17 May last marked the 45th anniversary of the appalling attacks of the Dublin and Monaghan bombings in which 33 people were murdered. The Minister for Justice and Equality, Deputy Charles Flanagan, represented the Government at the remembrance ceremony in Dublin.
The Government stands in solidarity with all those who lost loved ones or were injured on that day, and who suffer still as a result of these bombings.
The implementation of the All-Party Dáil motions relating to the Dublin and Monaghan bombings is a priority for the Government, as highlighted in the Programme for a Partnership Government. The All-Party motion on the 1974 Dublin Monaghan bombings adopted by the Dáil on 25 May 2016 has, like those adopted in 2008 and 2011, been conveyed to the British Government.
These motions call on the British Government to allow access by an independent, international judicial figure to all original documents relating to the Dublin and Monaghan bombings, as well as the Dublin bombings of 1972 and 1973, the bombing of Kay’s Tavern in Dundalk and the murder of Seamus Ludlow.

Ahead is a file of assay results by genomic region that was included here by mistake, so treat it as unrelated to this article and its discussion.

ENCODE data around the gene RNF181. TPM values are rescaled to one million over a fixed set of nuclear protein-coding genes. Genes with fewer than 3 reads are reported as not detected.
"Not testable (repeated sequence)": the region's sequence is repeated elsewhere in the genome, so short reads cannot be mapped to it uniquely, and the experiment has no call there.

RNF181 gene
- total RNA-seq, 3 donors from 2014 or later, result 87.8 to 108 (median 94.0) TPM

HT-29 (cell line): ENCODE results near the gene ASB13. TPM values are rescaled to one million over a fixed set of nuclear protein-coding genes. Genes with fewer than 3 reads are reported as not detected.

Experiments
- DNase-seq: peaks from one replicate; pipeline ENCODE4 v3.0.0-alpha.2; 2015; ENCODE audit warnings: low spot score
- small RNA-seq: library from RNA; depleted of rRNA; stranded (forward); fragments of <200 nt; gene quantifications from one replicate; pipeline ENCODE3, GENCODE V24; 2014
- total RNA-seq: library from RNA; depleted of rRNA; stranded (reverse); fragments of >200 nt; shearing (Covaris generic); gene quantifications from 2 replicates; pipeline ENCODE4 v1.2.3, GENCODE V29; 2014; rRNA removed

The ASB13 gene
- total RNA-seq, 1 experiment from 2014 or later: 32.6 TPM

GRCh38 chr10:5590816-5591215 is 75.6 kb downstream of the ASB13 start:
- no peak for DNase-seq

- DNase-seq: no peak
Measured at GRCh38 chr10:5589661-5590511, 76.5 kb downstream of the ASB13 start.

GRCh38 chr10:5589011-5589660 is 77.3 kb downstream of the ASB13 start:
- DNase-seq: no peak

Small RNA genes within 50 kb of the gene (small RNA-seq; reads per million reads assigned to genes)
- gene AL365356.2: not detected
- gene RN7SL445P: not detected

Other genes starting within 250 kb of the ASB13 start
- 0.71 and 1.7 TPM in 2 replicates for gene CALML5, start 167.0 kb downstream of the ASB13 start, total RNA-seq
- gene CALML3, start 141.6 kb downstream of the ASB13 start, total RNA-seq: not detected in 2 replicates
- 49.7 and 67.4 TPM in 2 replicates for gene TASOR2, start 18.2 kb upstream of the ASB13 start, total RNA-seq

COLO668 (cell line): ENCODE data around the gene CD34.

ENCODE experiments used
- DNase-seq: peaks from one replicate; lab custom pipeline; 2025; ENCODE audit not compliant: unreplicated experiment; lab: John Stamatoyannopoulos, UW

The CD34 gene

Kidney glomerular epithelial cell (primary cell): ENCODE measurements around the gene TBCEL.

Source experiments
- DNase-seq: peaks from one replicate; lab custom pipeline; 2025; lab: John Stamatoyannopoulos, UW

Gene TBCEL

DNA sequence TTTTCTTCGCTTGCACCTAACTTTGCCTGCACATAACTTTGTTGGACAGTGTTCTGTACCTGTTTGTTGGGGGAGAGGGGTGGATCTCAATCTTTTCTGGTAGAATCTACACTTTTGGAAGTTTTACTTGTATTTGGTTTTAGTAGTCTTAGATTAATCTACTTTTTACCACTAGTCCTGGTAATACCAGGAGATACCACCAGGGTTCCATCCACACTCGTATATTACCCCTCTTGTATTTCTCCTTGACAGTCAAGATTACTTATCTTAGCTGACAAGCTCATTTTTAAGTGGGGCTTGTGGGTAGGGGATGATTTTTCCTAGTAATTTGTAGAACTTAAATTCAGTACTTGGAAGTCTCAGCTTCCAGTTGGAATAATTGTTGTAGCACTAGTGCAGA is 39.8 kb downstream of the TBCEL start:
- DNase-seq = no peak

The Government is committed to actively pursuing the implementation of these all-Party Dáil motions, and has consistently raised the issue with the British Government, including at the British-Irish Inter-Governmental Conference, most recently on 8 May.
I and Minister Flanagan made clear to our counterparts that the absence of a response from the British Government is of deep concern to the Government, and that there remains an urgent need for a response.
The Government will continue to engage with the British Government on this request, and pursue all possible avenues to achieve progress on this issue, consistent with the request made by this House and until a resolution is found.
The Government maintains a close and cooperative relationship with Justice for the Forgotten, as we continue work to seek the full facts of the appalling events of 25 May 1974 and of other attacks in this jurisdiction during the Troubles.